We ask, are the GAA’s top awards for young players a foregone conclusion this year due to the performances of two of the GAA’s newest superstars?
Having guided Mayo to All-Ireland u21 glory earlier this year, last year’s Young Footballer Of The Year Diarmuid O’Connor is in line to do what his older brother Cillian did, and win the award for the second year in a row.
O’Connor deservedly saw off Ryan McHugh to claim last year’s award. His performances were simply sublime during a season where Mayo suffered more heartbreak. After claiming provincial honours, Mayo were on the end of a hugely disappointing replay loss to the Dubs.
After brothers Cillian and Diarmuid O’Connor lead Mayo’s dramatic comeback to claim a 2-12 to 1-15 draw, Pat Holmes and Noel Connelly’s men weren’t able to get over the line in the replay.
The younger Ballintubber man managed three points from play in those two games. His overall workrate and willingness to get involved saw O’Connor claim the award.
This year has been no different. O’Connor lead the u21’s to glory after a thrilling final battle with Cork and the 21 year-old now sees himself in a senior final after a run of impressive displays.
O’Connor missed Mayo’s Round 4 clash with Westmeath due to a dead leg injury and certainly didn’t look to be a hundred percent fit against Tyrone seven days later. However, the fact that Stephen Rochford insisted that O’Connor would start the clash with the Ulster kingpins highlights his importance to the side, even at such a young age.
The Ballintubber native hasn’t set the world alight but his consistency, workrate and footballing brain mean he is the frontrunner once again for the Young Footballer Of The Year award.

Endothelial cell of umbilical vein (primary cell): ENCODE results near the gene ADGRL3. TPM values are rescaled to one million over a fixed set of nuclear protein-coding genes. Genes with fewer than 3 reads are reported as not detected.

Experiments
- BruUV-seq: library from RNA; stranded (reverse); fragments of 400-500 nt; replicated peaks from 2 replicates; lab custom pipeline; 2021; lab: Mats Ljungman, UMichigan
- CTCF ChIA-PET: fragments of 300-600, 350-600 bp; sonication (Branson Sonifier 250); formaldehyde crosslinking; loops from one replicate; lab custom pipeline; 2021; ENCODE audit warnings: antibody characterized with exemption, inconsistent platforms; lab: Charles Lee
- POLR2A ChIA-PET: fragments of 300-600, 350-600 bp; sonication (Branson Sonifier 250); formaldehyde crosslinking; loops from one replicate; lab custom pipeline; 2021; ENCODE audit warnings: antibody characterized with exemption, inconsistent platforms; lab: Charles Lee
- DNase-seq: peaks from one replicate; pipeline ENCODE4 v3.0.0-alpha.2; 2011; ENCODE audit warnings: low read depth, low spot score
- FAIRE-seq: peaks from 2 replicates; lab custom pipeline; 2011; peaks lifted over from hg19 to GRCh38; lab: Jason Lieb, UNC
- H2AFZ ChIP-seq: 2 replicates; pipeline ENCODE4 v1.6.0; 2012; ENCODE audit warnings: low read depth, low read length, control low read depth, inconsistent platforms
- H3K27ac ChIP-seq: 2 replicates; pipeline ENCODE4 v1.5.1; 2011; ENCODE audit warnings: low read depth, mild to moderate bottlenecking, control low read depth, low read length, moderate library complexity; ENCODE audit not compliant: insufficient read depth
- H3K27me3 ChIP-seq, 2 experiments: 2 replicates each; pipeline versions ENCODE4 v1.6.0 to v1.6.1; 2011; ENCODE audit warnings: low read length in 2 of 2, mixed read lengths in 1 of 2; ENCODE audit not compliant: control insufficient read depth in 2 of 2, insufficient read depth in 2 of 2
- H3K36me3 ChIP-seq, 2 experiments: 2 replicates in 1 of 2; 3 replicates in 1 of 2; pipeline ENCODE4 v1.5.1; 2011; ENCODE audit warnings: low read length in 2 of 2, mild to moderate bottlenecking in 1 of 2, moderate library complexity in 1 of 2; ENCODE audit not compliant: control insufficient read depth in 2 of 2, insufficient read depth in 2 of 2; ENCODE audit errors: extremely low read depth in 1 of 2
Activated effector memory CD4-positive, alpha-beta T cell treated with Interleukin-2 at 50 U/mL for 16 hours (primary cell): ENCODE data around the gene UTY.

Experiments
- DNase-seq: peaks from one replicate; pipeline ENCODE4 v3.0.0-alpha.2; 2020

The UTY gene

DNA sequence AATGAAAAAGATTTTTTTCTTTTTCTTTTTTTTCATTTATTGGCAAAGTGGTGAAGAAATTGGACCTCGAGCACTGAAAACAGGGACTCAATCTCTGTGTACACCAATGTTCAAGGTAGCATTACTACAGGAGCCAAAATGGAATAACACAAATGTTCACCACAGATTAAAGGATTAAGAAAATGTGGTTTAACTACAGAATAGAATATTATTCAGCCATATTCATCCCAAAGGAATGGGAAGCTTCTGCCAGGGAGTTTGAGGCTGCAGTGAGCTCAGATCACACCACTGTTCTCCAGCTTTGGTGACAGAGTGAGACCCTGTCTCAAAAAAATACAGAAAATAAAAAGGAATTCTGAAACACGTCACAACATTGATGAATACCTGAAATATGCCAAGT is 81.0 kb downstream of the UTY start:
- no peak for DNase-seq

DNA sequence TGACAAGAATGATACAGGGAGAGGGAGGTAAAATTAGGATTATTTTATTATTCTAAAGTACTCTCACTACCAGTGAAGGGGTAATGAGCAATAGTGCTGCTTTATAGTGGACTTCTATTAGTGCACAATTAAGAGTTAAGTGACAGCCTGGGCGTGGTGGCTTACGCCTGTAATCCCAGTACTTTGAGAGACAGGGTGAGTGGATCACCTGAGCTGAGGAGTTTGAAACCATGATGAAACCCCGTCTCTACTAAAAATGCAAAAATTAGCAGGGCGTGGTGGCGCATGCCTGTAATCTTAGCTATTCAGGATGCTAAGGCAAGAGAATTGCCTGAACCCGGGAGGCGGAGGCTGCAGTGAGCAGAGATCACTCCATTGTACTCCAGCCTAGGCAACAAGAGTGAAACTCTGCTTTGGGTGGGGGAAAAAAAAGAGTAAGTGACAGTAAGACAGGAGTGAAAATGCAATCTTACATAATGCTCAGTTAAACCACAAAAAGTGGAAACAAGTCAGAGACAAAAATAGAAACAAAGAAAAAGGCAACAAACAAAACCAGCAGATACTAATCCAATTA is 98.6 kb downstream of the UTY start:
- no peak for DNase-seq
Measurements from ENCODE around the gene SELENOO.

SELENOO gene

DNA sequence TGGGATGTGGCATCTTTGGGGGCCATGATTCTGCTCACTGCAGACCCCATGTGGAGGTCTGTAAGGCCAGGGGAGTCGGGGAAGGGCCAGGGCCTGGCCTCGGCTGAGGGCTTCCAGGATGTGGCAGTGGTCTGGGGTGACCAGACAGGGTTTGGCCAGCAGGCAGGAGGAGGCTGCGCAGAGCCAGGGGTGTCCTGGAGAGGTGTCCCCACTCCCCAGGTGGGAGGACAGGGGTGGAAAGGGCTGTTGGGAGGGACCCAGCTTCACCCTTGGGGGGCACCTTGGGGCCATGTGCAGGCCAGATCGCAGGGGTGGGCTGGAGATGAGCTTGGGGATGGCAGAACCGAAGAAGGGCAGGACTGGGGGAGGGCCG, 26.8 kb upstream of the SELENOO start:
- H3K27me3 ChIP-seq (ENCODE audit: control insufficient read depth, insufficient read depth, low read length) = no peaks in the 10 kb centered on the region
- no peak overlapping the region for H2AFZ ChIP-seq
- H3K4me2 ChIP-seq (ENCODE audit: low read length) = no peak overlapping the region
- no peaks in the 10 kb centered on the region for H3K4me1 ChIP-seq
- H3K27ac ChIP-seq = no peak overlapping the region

In hurling terms, there is one name on everybody’s lips. Austin Gleeson’s performances this summer were nothing short of outstanding. Waterford’s run to the All-Ireland semi-final was eventful, with the Munster final proving to be a setback much larger than anticipated.
However, Waterford got over the line against Wexford in the All-Ireland quarter-final before producing two outstanding displays against Kilkenny, lead by 21 year-old Austin Gleeson.
Aron Shanagher of Clare, Cian Lynch of Limerick, Conor Whelan of Galway and Ronan Maher of Tipperary in particular deserve a mention.
Maher has been superb for Tipperary this summer. His composure, skill and physical presence have been key factors in Tipp’s march to the All-Ireland final. The Thurles Sarsfields man displays maturity far beyond his years at the heart of the Tipperary defence.
However, Gleeson’s performances for Waterford have been unrivalled. The Mount Sion man’s sheer athleticism and pace make him one of the most naturally gifted athletes in the game. Then there is his hurling ability.
Fielding, striking, first touch, sideline cuts. You name it. Gleeson has it. He set the championship alight with two magnificent individual performances in the drawn and replayed semi-finals against the Cats.
Gleeson is not only a contender for Young Hurler of The Year but for Hurler Of The Year too. His performances at u21 level have been sublime too and the former All-Ireland minor medal winner will hope to claim u21 national glory next month, when the Déise face Galway in the final.
The performances of both Gleeson and O’Connor have been superb and both players are almost certainly guaranteed to claim Young Hurler and Young Footballer Of The Year honours in a couple of months time.
Seán Ó Murchú, Pundit Arena